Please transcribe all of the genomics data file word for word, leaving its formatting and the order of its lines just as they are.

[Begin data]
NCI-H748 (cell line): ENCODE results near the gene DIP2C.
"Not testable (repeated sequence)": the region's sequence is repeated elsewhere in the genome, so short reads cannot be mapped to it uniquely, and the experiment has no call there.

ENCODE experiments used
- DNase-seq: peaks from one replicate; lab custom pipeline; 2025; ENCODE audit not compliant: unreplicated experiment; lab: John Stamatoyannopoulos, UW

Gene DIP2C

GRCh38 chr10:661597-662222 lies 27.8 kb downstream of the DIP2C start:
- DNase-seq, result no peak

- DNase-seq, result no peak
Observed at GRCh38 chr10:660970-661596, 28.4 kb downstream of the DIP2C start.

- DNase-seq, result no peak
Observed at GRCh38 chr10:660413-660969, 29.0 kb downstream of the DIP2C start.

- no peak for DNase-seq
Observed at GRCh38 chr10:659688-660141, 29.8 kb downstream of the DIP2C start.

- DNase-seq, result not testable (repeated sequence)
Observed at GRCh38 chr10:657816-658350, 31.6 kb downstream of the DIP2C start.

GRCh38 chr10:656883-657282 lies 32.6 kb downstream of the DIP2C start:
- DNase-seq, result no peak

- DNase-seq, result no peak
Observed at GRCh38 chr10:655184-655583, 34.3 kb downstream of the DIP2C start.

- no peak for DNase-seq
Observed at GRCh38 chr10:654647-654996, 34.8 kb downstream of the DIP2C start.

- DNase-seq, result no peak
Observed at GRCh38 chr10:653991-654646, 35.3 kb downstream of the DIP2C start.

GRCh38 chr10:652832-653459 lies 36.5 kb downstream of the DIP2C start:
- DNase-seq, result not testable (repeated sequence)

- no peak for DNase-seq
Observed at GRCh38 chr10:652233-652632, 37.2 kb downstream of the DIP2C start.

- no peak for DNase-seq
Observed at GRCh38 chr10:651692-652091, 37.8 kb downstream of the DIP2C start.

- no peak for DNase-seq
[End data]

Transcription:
NCI-H748 (cell line): ENCODE results near the gene DIP2C.
"Not testable (repeated sequence)": the region's sequence is repeated elsewhere in the genome, so short reads cannot be mapped to it uniquely, and the experiment has no call there.

ENCODE experiments used
- DNase-seq: peaks from one replicate; lab custom pipeline; 2025; ENCODE audit not compliant: unreplicated experiment; lab: John Stamatoyannopoulos, UW

Gene DIP2C

GRCh38 chr10:661597-662222 lies 27.8 kb downstream of the DIP2C start:
- DNase-seq, result no peak

- DNase-seq, result no peak
Observed at GRCh38 chr10:660970-661596, 28.4 kb downstream of the DIP2C start.

- DNase-seq, result no peak
Observed at GRCh38 chr10:660413-660969, 29.0 kb downstream of the DIP2C start.

- no peak for DNase-seq
Observed at GRCh38 chr10:659688-660141, 29.8 kb downstream of the DIP2C start.

- DNase-seq, result not testable (repeated sequence)
Observed at GRCh38 chr10:657816-658350, 31.6 kb downstream of the DIP2C start.

GRCh38 chr10:656883-657282 lies 32.6 kb downstream of the DIP2C start:
- DNase-seq, result no peak

- DNase-seq, result no peak
Observed at GRCh38 chr10:655184-655583, 34.3 kb downstream of the DIP2C start.

- no peak for DNase-seq
Observed at GRCh38 chr10:654647-654996, 34.8 kb downstream of the DIP2C start.

- DNase-seq, result no peak
Observed at GRCh38 chr10:653991-654646, 35.3 kb downstream of the DIP2C start.

GRCh38 chr10:652832-653459 lies 36.5 kb downstream of the DIP2C start:
- DNase-seq, result not testable (repeated sequence)

- no peak for DNase-seq
Observed at GRCh38 chr10:652233-652632, 37.2 kb downstream of the DIP2C start.

- no peak for DNase-seq
Observed at GRCh38 chr10:651692-652091, 37.8 kb downstream of the DIP2C start.

- no peak for DNase-seq